There’s a reason why I posted this along with a picture of Mammy, a character from Gone With The Wind. Now, I have to admit, I love this movie. I find the character of Scarlett very interesting and the love story between her and Rhett fascinating, but the one thing that sticks in my throat every time I watch it is the portrayal of the black characters in the story.

We have to ask ourselves, have we really come that far from the days when characters like the shrill-voiced Prissy or the gruff Mammy were the cinematic norm?


As a sort of prelude to my next post, and because its a cool gif that makes me smile :)

(via whiteboysdatingblackgirls)


As a sort of prelude to my next post, and because its a cool gif that makes me smile :)

(via whiteboysdatingblackgirls)

Blackface For Christmas!



I have the AP News app on my smartphone and a story about the time-honoured Dutch tradition of dressing up in blackface caught my eye the other morning. How could it not?

It all has to do with their version of the Saint Nicholas legend - whom they call Sinterklaas - and his trusty sidekick Zwarte Piet. That’s Black Pete for us English speakers. Apparently it’s a widely popular tradition in the Netherlands to dress up like Black Pete around this time of year, which involves painting your face black, wearing an afro wig, and painting your lips red so they look big and thick.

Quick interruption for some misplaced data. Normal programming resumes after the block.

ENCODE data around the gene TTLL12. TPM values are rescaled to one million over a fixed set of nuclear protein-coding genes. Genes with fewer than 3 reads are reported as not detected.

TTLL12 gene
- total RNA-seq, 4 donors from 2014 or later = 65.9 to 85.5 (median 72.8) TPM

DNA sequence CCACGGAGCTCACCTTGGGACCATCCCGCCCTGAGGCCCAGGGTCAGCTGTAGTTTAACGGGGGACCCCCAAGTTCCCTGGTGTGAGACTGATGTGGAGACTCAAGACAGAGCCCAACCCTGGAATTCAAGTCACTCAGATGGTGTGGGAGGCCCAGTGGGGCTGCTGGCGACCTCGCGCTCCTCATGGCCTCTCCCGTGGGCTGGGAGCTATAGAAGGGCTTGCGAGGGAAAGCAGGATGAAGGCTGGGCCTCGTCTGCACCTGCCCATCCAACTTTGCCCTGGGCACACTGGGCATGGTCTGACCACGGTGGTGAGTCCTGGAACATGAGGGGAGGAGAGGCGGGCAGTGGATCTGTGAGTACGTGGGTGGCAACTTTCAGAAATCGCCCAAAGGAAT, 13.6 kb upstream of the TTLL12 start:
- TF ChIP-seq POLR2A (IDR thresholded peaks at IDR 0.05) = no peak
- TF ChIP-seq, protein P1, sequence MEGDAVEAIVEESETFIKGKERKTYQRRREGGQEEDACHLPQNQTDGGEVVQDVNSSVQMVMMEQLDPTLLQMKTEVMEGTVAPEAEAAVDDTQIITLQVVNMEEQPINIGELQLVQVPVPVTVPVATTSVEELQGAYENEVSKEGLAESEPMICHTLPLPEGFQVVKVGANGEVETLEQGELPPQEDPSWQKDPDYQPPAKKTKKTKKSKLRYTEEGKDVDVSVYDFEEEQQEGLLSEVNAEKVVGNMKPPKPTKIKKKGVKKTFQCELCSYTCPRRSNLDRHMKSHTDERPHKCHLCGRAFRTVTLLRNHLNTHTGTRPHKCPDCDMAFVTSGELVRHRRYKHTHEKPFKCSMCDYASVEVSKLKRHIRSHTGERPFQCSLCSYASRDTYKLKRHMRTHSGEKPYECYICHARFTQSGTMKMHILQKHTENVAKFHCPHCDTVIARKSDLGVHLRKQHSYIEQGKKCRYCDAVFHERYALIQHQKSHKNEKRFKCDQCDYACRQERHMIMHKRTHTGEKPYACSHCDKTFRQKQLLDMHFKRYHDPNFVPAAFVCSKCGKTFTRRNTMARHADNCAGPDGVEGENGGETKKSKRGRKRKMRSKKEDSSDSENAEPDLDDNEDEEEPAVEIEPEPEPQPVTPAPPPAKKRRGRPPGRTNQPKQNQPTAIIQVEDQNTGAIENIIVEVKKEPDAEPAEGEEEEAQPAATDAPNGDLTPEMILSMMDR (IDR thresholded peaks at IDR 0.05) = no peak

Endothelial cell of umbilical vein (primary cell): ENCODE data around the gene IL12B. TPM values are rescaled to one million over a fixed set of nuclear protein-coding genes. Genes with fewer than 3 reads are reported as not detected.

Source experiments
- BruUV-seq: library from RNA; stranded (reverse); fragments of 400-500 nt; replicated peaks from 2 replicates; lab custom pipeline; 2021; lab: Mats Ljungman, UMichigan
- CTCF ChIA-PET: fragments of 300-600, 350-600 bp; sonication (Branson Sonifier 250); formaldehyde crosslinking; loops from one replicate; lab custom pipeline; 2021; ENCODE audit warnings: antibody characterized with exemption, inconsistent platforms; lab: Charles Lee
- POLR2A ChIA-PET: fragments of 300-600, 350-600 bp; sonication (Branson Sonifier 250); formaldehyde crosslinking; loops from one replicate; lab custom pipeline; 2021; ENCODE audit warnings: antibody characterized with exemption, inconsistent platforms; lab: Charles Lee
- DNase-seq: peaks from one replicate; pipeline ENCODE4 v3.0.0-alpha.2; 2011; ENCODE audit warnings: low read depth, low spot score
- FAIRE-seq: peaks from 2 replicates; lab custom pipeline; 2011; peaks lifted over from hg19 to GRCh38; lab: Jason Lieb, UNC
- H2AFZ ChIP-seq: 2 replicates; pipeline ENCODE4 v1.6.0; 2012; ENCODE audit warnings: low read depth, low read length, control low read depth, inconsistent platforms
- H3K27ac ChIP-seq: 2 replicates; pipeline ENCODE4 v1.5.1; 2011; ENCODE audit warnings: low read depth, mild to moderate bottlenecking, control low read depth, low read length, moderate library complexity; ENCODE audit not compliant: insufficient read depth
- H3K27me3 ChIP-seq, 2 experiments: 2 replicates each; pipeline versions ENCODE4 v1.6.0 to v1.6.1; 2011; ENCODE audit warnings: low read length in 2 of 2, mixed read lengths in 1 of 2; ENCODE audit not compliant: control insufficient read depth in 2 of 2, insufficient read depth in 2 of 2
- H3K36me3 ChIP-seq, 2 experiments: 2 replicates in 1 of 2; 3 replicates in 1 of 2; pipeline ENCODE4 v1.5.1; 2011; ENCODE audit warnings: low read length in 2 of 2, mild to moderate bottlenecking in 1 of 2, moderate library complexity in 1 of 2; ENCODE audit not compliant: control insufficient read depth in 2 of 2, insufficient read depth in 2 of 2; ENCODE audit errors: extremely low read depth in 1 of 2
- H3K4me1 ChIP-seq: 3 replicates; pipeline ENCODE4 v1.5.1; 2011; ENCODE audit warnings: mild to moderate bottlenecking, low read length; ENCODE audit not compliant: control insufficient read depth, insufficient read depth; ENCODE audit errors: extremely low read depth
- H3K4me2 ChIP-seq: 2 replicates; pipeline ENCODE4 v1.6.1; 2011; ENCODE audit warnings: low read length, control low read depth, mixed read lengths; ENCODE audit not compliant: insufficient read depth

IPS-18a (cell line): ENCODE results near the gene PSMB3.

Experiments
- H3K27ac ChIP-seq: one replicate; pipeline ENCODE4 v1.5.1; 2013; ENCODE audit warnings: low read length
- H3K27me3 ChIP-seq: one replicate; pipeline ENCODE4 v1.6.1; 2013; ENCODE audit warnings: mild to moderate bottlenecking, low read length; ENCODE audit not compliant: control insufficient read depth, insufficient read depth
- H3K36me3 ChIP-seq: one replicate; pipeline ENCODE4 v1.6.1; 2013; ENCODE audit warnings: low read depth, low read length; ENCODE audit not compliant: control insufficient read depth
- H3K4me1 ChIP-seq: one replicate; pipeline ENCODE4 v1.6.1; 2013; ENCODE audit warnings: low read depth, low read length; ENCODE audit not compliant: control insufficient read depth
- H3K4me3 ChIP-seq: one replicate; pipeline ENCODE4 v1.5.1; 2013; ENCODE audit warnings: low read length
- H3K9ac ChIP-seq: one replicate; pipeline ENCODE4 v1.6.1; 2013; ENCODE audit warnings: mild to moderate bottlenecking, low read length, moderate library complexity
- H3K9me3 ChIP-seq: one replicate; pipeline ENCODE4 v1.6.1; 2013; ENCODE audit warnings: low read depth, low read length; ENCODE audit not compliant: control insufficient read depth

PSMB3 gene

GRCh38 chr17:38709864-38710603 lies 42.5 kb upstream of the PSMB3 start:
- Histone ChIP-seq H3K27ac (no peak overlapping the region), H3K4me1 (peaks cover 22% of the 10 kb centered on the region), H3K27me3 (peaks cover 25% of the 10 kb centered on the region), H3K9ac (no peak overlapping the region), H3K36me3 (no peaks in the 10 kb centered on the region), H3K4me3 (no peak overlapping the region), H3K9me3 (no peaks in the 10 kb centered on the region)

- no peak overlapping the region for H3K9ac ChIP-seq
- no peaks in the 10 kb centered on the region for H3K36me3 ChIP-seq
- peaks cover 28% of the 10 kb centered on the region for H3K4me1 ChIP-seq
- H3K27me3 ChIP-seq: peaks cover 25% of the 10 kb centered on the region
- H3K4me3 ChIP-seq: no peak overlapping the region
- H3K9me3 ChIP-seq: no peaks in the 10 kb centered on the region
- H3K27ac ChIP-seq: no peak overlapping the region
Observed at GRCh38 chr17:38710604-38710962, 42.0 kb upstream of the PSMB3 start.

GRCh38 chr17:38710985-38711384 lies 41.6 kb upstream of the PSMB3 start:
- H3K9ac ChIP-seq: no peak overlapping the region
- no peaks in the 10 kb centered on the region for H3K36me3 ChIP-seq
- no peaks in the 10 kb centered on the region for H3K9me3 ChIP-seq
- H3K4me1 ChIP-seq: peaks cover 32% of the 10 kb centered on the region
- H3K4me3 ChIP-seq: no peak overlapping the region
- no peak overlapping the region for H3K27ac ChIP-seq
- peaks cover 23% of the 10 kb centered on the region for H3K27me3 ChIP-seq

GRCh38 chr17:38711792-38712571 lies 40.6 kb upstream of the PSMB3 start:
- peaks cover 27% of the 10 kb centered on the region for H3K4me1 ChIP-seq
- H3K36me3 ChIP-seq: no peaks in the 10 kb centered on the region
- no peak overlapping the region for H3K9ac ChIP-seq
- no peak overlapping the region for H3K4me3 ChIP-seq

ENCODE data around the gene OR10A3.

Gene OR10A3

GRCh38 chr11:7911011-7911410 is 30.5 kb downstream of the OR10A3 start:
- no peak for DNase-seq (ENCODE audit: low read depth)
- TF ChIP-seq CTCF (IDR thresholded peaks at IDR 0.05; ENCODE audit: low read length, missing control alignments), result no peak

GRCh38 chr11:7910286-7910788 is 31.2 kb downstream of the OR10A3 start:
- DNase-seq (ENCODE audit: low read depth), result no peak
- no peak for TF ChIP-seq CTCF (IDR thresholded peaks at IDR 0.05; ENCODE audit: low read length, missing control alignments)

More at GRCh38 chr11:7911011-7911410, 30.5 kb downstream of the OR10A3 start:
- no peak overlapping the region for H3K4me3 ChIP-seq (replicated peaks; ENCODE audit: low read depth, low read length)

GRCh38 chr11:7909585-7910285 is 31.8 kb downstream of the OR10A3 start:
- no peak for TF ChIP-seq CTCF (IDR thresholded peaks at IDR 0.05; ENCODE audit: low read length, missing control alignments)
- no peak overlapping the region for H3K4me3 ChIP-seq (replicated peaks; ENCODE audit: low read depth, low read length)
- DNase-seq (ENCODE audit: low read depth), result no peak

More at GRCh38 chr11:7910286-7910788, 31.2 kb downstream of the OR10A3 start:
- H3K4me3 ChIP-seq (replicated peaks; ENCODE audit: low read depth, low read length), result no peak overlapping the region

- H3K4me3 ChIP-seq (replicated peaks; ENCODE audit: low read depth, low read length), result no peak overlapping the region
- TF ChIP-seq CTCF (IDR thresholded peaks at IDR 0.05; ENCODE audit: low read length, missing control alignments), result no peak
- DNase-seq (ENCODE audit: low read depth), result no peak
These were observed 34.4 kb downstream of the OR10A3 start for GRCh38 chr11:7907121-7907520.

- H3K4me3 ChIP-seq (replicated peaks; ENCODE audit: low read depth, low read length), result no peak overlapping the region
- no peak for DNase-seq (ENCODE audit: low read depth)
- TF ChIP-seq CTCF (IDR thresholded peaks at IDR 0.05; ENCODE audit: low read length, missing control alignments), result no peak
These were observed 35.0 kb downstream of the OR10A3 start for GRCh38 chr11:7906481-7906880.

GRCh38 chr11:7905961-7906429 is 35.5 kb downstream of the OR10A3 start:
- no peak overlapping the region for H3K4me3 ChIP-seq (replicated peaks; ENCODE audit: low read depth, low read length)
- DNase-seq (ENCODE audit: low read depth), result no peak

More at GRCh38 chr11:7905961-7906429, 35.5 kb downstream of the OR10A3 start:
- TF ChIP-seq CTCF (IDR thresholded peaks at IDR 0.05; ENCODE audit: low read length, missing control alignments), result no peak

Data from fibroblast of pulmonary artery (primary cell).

And the worst part is, this isn’t just an isolated few out in the boonies somewhere. Black Pete is everywhere. He’s even found his way onto a popular children’s television program. 

This practice has drawn complaints from some in the Dutch population, and not just Black people either. This is clearly an extremely racist tradition, they say, and Black Pete should be cut out of the Dutch Sinterklaas story altogether.

On the other hand, some Dutch people are defending the tradition, saying that it’s part of Dutch cultural history and should be preserved. Me thinks they doth protest too much….

The debate comes after a decade in which the Dutch have rolled back many aspects of their famed tolerance policies, and in which anti-immigrant sentiment has risen sharply. Zwarte Piet is frequently defended as part of Dutch cultural heritage, and those who don’t like it are often bluntly invited to leave the country. Many Dutch say Pete’s black face derives from the soot he picked up climbing down chimneys to deliver presents - although that hardly explains the frizzy hair and big lips.